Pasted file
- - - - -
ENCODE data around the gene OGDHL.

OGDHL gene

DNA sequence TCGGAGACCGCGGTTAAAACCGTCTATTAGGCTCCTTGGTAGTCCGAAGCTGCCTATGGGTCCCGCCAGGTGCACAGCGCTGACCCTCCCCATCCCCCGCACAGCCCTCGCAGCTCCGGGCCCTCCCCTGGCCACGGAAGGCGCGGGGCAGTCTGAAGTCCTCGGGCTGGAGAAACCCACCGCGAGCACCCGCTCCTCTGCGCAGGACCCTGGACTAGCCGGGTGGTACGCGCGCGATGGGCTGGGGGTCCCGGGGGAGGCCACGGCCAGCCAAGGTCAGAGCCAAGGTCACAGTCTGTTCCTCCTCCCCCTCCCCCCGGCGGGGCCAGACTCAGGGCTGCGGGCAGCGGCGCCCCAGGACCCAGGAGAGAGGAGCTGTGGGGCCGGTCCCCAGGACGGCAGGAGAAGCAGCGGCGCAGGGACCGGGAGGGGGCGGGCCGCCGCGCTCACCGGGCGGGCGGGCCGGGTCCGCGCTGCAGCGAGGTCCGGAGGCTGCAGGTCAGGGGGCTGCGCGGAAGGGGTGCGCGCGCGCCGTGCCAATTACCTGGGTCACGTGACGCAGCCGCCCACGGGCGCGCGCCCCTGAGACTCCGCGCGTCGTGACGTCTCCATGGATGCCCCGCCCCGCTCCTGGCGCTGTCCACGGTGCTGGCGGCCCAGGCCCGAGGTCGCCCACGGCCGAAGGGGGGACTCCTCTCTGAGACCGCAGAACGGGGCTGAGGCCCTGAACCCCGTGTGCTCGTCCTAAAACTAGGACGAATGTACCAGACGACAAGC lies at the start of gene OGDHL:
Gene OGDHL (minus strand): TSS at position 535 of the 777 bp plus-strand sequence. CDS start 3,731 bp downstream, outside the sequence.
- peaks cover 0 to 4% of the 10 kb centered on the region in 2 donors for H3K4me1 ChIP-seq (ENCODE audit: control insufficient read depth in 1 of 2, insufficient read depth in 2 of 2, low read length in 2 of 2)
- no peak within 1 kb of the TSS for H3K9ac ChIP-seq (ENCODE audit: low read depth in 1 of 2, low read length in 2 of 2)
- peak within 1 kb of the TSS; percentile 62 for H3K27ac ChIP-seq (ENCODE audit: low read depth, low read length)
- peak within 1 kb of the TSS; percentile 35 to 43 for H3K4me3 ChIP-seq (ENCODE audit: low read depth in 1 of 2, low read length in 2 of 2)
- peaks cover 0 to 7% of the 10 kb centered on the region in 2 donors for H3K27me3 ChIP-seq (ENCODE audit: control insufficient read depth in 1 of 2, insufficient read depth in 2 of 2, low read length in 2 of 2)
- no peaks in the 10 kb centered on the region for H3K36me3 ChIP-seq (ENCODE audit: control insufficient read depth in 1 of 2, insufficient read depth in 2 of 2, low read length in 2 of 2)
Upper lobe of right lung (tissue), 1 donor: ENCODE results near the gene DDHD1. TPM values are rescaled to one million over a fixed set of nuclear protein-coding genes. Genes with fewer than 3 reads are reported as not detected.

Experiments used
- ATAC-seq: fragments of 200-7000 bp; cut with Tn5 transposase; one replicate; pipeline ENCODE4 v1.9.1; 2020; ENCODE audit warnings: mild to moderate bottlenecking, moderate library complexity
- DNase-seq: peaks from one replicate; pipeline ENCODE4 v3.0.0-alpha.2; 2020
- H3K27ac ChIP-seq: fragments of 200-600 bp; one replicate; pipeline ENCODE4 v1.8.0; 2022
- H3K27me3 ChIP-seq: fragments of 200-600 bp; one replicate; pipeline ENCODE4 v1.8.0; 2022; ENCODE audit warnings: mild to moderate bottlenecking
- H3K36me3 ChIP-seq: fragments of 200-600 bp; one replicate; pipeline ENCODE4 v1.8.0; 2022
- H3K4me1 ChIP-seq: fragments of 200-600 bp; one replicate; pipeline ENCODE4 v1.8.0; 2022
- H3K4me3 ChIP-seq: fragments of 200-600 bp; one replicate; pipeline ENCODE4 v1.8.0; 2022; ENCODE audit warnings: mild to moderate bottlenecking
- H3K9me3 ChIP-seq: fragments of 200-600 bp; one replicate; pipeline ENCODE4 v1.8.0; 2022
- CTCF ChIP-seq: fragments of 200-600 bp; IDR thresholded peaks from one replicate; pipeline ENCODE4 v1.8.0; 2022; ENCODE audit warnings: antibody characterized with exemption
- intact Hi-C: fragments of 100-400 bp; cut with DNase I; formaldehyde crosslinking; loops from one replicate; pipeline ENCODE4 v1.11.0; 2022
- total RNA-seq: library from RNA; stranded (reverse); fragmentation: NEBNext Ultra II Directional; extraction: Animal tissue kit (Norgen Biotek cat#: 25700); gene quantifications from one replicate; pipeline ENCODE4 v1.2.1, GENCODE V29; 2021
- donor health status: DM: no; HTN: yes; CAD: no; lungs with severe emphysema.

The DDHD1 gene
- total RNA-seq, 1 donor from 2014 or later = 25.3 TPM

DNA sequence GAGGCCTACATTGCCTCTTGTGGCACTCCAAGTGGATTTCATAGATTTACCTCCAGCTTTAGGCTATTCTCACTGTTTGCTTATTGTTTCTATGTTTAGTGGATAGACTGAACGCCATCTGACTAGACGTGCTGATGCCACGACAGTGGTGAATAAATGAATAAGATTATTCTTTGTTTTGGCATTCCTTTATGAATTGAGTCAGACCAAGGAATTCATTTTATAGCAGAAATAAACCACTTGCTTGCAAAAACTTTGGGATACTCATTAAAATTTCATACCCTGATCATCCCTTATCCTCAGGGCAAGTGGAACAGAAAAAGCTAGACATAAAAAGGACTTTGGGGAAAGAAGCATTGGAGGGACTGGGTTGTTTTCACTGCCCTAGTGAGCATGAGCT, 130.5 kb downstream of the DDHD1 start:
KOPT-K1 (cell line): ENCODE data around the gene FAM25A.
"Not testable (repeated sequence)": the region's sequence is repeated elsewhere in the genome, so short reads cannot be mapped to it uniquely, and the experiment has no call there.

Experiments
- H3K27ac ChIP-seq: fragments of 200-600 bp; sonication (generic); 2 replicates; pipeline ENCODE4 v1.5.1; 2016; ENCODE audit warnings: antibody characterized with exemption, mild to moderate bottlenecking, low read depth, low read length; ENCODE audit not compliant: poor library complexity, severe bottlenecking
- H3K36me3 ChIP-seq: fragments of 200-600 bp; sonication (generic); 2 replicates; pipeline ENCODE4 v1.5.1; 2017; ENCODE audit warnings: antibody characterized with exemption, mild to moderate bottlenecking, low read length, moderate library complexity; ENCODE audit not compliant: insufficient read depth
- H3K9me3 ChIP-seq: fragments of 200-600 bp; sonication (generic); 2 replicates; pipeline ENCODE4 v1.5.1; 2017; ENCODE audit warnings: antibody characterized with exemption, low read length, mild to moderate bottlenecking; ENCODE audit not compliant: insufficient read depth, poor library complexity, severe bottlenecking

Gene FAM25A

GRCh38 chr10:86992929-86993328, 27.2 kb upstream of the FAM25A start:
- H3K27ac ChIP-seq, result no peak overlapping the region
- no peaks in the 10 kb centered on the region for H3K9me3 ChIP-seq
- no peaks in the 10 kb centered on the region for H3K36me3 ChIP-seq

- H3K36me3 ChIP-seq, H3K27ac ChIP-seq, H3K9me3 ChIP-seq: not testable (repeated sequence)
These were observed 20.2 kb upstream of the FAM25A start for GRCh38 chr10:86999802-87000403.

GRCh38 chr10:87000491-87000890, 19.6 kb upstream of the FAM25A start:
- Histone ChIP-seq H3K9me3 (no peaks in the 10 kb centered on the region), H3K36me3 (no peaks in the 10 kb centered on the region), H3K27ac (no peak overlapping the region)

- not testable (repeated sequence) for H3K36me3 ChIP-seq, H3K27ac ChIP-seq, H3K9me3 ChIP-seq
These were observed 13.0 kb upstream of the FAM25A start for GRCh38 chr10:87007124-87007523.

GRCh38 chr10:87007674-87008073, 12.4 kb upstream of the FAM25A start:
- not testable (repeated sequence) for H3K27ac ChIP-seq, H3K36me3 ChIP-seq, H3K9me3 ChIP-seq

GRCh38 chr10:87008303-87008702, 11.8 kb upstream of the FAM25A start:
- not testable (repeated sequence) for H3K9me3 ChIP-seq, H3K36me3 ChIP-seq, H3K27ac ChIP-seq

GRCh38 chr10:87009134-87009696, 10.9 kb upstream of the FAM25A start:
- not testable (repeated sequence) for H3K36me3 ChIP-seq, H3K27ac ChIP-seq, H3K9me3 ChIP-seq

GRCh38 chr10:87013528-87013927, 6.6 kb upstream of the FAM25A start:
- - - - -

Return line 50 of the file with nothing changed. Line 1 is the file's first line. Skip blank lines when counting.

- not testable (repeated sequence) for H3K36me3 ChIP-seq, H3K27ac ChIP-seq, H3K9me3 ChIP-seq